Modern implantable medical devices offer objective data to help the clinician assess patient health. Modern medical devices can sense and analyze physiological factors with improved accuracy and report that sensed and analyzed information to the clinician or the patient. The data or information that a medical device reports in the form of a sensed physiological parameter can be characterized as either derived or non-derived data. Non-derived data can be understood as raw biometric information sensed by the medical device that has not been clinically analyzed to any meaningful degree. For example, non-derived biometric information may comprise the quantified measurement of a patient's heart rate or blood pressure. In contrast, derived data is biometric information that has been analyzed and perhaps assigned some qualitative value. For example, as a medical device senses a patient's cardiac cycle and clinically analyzes that information, the medical device may report that an arrhythmia has occurred as the result of sensing and analyzing a cardiac rhythm outside expected parameters. Other derived sensors may include the cumulative calories burned by daily activity, a weight loss monitor, a participation in activities monitor, a depression monitor, or determining the onset of cancer, all of which may be ascertained by sensing physiological data and analyzing that data by using clinically derived algorithms or other analytical methods.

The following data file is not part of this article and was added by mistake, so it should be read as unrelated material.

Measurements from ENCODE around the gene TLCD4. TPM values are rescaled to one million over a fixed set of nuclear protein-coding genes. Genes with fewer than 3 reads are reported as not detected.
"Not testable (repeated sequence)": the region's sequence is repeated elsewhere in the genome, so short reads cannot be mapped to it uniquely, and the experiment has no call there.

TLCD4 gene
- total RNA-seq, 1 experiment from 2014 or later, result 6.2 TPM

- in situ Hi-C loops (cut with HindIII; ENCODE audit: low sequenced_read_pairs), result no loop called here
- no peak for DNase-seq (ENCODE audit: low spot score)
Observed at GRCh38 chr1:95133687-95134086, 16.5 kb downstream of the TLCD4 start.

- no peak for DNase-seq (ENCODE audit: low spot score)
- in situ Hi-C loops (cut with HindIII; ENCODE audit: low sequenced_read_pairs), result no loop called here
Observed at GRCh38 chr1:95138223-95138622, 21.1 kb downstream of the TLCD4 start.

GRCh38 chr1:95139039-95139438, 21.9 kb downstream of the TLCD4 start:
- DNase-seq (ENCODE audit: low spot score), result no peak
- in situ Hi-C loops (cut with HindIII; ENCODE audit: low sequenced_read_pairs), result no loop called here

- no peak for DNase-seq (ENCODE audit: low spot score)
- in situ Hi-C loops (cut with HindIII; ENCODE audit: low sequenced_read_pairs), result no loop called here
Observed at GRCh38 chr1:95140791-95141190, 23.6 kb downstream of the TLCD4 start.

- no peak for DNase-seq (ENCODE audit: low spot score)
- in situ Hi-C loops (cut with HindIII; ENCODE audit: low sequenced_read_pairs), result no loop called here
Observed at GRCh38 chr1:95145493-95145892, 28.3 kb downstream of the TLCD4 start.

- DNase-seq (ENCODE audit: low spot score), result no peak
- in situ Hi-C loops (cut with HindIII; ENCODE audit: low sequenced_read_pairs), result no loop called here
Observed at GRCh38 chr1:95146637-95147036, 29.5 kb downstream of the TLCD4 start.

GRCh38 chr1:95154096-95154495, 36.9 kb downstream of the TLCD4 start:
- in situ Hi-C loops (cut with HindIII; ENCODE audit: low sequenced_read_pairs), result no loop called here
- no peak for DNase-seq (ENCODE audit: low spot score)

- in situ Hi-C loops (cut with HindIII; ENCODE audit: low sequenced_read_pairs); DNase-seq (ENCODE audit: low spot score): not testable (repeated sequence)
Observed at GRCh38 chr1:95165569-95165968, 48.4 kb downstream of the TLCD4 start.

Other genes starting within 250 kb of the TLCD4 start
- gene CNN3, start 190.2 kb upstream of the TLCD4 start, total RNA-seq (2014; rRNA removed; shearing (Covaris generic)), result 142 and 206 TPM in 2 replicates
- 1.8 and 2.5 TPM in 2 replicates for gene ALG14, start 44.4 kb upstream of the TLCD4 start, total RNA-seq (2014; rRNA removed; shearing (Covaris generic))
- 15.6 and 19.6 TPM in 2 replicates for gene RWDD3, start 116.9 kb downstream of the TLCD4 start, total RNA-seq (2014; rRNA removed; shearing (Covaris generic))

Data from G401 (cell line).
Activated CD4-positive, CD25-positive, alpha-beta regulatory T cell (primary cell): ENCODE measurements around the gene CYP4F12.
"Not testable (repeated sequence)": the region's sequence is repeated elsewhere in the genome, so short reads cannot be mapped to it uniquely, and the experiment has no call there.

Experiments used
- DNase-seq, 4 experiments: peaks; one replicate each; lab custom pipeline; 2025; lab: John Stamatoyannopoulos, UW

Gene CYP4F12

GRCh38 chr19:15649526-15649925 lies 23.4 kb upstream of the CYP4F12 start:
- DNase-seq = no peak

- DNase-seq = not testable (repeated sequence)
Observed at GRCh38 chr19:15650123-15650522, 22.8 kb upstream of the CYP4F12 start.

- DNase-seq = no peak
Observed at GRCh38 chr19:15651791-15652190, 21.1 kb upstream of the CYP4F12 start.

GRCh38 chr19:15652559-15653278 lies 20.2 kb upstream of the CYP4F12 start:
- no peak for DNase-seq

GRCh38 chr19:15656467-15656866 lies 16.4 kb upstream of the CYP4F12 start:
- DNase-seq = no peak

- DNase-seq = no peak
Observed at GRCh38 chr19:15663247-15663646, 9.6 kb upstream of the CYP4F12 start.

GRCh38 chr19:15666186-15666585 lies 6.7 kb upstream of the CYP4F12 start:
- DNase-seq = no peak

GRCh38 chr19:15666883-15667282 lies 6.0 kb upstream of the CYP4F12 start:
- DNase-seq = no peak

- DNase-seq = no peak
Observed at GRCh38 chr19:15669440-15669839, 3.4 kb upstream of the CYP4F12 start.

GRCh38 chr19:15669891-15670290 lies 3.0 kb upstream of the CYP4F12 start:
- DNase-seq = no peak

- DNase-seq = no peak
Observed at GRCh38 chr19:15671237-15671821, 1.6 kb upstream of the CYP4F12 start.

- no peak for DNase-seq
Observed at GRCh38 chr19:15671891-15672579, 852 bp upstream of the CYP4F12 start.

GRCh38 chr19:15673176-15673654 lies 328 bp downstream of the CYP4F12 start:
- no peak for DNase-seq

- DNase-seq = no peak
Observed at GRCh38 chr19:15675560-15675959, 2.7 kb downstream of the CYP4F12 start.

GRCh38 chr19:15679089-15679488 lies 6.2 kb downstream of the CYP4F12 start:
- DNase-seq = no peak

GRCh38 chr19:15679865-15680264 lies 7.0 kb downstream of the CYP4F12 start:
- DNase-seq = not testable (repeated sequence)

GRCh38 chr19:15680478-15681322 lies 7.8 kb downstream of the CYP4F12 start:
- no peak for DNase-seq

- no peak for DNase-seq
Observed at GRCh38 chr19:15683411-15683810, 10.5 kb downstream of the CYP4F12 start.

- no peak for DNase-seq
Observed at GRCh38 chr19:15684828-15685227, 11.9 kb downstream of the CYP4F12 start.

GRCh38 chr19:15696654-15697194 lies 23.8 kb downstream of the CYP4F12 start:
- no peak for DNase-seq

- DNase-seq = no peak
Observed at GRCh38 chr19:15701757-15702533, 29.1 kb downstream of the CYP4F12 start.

Some implanted medical devices may be part of an advanced Patient Management System that includes various physiological sensors and other features to sense and report patient data. Such a system may be adapted to analyze the sensed data in a manner that yields an accurate assessment or prediction of patient health or relative well-being. In this way, the system can be configured to report not only a relative state of patient health, but also alert the clinician to patient health degradation before the onset of an acute episode.